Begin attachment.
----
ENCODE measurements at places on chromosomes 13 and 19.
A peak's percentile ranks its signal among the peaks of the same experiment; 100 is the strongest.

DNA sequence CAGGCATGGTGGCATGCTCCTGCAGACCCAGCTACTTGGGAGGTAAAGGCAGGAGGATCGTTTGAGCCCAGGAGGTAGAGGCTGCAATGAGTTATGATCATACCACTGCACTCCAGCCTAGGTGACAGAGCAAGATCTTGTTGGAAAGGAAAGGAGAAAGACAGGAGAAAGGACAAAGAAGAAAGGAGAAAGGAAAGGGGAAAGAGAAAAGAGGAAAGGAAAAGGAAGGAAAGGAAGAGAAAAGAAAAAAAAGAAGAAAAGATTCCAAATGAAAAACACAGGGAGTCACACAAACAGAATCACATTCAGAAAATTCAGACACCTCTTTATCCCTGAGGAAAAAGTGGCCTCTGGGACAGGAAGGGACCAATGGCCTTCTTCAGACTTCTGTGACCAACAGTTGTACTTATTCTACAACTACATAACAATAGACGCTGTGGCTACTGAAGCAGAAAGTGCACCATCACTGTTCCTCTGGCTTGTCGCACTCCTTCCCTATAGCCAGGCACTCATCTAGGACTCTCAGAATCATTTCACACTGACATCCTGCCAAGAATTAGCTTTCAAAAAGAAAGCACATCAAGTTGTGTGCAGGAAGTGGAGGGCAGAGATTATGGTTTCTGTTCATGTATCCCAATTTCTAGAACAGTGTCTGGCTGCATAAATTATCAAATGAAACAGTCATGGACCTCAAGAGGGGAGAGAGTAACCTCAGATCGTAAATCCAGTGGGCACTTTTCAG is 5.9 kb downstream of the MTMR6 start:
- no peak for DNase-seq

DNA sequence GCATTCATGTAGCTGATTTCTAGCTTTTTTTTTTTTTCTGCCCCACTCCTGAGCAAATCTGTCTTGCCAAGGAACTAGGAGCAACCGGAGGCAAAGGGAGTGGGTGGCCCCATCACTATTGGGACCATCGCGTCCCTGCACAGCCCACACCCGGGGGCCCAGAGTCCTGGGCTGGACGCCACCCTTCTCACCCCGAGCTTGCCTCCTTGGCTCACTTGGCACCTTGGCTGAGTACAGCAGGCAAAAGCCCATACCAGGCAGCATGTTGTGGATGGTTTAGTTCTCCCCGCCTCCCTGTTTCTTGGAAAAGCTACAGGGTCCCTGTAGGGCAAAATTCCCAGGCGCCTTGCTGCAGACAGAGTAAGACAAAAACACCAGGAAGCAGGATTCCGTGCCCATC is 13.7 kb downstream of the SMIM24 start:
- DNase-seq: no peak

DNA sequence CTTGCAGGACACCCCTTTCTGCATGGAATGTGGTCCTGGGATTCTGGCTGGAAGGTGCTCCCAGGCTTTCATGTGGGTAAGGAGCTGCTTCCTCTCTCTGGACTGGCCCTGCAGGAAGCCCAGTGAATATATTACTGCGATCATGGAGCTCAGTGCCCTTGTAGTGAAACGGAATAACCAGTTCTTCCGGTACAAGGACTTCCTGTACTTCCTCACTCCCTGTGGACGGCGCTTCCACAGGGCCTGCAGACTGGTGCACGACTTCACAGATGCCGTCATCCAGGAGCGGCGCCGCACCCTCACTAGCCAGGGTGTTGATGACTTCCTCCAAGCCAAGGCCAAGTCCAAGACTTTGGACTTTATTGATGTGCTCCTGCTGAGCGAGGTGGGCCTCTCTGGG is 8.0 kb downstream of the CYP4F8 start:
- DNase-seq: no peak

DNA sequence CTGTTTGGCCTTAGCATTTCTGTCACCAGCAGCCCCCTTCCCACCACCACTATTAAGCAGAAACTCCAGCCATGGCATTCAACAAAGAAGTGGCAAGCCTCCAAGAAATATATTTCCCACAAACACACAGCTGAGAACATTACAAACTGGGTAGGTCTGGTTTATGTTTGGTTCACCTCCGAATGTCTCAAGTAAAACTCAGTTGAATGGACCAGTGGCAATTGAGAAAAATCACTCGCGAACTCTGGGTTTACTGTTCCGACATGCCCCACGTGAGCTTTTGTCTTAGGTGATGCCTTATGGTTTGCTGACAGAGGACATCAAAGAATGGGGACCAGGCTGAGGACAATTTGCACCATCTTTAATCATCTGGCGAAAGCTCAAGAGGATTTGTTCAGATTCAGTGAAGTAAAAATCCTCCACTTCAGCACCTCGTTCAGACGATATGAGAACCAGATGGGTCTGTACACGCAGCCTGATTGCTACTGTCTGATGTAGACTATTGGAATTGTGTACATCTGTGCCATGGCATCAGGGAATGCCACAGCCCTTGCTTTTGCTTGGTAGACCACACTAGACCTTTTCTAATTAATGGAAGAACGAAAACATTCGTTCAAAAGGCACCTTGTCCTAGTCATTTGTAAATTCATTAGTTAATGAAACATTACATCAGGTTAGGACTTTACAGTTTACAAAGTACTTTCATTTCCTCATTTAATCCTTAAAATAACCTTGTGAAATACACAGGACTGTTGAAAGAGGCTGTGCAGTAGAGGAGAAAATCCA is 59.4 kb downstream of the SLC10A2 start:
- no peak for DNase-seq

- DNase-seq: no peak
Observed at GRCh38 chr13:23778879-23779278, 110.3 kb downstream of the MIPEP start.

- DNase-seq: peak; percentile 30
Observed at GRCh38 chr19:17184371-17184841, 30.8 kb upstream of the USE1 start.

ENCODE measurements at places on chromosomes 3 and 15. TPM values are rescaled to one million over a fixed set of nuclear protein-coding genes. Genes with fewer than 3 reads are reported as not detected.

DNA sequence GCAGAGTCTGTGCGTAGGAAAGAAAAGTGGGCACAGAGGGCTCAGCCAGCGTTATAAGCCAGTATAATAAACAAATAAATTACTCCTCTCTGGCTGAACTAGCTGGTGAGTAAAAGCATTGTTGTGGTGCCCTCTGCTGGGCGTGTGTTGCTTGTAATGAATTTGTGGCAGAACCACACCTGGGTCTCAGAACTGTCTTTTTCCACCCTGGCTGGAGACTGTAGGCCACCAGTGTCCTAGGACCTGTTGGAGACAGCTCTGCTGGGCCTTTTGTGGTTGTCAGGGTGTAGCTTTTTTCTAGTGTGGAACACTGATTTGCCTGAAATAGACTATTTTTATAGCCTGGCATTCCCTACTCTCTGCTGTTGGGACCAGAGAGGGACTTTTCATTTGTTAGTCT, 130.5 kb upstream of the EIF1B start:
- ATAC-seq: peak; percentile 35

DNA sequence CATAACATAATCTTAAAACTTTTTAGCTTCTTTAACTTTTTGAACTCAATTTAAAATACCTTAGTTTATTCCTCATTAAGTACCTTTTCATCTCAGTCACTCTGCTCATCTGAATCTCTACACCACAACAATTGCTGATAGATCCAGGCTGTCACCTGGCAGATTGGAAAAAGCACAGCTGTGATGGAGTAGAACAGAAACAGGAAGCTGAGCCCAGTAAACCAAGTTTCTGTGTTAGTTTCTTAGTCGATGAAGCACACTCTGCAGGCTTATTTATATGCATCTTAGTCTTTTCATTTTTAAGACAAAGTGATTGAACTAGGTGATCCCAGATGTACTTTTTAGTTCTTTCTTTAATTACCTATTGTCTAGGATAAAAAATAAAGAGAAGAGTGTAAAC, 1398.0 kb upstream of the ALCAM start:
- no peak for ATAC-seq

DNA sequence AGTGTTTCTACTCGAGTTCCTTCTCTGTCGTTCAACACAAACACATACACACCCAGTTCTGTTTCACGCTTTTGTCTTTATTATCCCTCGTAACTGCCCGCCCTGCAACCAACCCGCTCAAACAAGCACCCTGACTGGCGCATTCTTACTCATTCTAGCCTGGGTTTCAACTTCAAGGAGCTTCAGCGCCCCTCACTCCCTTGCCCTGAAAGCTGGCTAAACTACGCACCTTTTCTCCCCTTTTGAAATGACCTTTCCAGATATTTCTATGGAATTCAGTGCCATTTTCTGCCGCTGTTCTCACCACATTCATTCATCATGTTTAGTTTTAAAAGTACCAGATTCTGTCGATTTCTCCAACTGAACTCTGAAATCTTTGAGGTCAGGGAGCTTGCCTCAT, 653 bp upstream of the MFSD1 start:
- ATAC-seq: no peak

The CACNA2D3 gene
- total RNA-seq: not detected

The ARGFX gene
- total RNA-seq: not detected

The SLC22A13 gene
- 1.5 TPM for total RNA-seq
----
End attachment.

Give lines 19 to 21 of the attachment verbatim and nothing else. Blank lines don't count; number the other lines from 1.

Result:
- no peak for ATAC-seq

DNA sequence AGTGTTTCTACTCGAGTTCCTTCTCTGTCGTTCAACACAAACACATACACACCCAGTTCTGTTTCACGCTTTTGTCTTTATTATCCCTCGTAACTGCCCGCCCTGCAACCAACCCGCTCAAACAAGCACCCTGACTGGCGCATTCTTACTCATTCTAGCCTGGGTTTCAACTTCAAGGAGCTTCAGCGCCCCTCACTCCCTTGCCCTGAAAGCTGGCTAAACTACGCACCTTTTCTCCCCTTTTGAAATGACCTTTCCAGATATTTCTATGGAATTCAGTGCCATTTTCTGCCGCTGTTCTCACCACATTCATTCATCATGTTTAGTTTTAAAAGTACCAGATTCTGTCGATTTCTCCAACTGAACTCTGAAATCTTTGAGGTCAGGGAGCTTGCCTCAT, 653 bp upstream of the MFSD1 start:
- ATAC-seq: no peak